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http://dx.doi.org/10.1186/s13195-021-00807-6DOI Listing
http://www.ncbi.nlm.nih.gov/pmc/articles/PMC8005243PMC
March 2021

Androgen receptor CAG repeat length as a moderator of the relationship between free testosterone levels and cognition.

Horm Behav 2021 May 11;131:104966. Epub 2021 Mar 11.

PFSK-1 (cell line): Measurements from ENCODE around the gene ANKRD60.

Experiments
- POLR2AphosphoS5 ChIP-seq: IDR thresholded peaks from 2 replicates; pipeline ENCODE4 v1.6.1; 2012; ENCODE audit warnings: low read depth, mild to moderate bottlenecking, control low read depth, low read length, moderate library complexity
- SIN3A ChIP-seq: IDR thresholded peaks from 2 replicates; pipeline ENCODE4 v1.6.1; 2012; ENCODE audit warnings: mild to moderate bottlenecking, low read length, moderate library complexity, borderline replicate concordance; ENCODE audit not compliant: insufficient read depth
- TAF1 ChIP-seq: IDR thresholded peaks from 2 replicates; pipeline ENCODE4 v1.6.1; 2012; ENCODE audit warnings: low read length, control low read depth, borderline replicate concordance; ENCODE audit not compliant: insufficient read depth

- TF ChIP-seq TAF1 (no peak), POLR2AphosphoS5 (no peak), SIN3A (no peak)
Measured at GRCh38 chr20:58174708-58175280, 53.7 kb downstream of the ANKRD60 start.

Australian Alzheimer's Research Foundation, Ralph and Patricia Sarich Neuroscience Research Institute, Nedlands, Western Australia, Australia; Centre of Excellence for Alzheimer's Disease Research and Care, School of Medical and Health Sciences, Edith Cowan University, Joondalup, Western Australia, Australia; Cooperative Research Centre for Mental Health, Carlton, Victoria, Australia; Department of Biomedical Sciences, Faculty of Medicine and Health Science, Macquarie University, Sydney, New South Wales, Australia. Electronic address: